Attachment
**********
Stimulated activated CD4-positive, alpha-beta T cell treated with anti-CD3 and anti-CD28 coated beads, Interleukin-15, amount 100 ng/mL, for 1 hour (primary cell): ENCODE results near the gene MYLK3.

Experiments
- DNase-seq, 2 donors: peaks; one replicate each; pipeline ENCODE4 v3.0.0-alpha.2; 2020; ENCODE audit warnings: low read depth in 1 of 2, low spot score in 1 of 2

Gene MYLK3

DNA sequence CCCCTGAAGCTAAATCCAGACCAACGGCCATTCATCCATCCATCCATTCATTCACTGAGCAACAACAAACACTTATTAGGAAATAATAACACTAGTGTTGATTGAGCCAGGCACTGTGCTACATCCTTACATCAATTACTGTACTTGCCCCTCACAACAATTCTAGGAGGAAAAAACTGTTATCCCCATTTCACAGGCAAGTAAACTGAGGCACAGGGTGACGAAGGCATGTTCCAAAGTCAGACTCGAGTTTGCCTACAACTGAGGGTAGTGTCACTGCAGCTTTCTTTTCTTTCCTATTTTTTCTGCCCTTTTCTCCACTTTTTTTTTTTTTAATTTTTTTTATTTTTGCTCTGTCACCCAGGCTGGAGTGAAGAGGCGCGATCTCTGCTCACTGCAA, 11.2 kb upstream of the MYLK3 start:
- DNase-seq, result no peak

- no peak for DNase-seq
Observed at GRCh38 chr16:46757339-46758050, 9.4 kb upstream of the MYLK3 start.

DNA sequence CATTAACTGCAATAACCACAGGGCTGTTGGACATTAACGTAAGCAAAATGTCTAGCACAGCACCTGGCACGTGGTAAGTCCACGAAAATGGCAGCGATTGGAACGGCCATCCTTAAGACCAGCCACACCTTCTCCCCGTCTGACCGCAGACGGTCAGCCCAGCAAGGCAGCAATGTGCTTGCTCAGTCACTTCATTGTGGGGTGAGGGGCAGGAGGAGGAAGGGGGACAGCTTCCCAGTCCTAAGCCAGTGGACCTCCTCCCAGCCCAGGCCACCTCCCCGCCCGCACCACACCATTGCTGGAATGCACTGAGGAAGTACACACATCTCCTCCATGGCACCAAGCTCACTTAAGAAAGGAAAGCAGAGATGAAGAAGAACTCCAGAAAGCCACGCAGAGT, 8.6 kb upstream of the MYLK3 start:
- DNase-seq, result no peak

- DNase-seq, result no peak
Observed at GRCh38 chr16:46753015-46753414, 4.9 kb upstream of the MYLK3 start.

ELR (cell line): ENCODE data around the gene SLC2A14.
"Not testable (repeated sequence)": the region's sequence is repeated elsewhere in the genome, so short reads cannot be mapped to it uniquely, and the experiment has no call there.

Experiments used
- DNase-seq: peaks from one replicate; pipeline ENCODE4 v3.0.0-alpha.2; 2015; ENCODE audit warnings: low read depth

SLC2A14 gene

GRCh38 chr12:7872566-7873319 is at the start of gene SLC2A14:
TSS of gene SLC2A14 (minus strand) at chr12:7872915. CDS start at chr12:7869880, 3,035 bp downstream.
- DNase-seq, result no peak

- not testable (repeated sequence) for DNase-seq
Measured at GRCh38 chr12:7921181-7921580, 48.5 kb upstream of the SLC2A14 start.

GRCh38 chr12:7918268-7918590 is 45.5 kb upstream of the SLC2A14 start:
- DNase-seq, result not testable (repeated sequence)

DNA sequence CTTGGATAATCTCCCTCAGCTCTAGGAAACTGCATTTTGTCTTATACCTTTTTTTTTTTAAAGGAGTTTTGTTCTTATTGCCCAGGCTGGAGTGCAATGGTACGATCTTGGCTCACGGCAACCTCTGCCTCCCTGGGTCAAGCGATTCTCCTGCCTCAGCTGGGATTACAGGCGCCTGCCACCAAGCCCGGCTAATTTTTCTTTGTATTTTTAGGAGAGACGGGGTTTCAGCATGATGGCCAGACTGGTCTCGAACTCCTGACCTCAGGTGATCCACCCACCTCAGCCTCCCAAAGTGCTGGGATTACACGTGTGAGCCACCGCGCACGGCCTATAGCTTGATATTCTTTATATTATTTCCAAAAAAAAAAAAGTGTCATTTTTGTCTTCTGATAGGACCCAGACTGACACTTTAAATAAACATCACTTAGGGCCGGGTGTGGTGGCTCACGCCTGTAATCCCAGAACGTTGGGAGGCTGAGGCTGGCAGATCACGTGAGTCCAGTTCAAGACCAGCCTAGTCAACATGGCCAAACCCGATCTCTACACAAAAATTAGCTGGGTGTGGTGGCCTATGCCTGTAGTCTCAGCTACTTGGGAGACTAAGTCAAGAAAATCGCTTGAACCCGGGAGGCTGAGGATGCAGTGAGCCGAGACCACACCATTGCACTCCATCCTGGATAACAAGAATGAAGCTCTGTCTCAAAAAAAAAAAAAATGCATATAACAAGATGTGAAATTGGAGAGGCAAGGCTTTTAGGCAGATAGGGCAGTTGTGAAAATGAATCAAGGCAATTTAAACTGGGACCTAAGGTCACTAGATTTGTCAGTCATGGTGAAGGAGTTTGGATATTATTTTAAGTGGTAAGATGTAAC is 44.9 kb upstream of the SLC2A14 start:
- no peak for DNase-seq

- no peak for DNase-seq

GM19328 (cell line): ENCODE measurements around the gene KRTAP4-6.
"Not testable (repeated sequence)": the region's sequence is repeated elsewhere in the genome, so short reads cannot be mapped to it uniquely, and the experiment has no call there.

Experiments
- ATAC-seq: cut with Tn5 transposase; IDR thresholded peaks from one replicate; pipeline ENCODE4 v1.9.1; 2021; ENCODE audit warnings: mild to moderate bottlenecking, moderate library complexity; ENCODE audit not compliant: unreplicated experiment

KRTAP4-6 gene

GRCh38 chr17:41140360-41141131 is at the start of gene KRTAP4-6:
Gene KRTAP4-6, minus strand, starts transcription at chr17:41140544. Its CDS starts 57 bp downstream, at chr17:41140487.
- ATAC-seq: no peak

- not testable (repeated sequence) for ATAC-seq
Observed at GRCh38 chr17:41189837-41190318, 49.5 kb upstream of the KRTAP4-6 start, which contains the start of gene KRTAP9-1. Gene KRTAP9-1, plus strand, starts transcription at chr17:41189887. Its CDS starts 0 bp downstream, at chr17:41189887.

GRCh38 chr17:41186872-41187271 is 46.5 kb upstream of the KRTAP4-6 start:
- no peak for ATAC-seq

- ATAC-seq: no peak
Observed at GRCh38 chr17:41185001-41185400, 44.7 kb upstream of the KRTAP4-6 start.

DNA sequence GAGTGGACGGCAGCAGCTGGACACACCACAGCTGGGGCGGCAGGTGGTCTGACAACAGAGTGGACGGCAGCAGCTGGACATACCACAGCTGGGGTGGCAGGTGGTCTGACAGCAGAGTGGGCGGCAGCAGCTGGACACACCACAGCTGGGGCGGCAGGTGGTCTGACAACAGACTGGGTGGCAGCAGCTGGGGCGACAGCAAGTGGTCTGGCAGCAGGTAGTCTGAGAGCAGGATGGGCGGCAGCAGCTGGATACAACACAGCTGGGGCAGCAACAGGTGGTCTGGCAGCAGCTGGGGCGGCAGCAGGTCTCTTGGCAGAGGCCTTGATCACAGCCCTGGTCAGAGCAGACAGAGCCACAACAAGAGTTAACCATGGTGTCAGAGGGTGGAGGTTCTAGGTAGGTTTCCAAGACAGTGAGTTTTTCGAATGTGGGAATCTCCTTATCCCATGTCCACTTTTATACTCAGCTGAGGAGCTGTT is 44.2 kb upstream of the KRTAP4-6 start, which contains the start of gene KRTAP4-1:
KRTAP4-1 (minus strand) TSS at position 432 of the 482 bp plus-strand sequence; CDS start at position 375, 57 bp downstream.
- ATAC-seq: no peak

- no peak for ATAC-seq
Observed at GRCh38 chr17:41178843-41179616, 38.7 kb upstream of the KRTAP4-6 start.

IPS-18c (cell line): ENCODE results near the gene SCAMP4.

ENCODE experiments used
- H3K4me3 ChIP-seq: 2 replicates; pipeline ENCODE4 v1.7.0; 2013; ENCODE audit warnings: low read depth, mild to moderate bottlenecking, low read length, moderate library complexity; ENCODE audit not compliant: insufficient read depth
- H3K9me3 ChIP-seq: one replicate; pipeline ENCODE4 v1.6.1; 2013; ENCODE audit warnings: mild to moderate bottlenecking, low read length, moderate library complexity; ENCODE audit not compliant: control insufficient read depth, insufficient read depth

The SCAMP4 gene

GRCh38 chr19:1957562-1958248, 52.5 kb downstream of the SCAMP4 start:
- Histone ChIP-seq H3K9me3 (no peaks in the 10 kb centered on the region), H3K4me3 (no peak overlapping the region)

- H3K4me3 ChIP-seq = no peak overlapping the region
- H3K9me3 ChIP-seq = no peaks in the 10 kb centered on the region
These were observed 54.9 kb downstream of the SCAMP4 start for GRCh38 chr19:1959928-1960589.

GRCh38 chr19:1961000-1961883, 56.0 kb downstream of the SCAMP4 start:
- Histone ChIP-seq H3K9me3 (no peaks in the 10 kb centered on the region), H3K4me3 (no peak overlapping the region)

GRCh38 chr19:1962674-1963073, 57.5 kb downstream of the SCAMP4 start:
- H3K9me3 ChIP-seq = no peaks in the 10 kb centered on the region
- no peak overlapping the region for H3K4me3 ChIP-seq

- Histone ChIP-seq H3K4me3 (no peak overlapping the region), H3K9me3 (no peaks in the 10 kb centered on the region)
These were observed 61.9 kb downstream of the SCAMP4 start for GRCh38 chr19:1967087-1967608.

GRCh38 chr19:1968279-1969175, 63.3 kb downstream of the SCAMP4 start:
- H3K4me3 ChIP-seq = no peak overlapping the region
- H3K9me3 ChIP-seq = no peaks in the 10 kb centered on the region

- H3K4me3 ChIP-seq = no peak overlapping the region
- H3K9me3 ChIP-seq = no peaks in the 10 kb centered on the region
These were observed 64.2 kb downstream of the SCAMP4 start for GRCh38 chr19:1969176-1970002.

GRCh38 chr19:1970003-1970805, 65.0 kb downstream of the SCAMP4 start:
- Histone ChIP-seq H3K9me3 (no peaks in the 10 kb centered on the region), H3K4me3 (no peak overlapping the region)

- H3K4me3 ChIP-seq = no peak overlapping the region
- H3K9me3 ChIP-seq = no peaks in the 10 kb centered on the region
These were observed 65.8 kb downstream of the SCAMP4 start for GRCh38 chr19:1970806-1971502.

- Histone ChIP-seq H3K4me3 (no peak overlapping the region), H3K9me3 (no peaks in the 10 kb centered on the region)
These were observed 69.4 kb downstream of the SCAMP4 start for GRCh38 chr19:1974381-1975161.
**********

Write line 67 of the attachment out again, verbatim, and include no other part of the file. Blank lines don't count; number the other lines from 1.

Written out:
- H3K4me3 ChIP-seq = no peak overlapping the region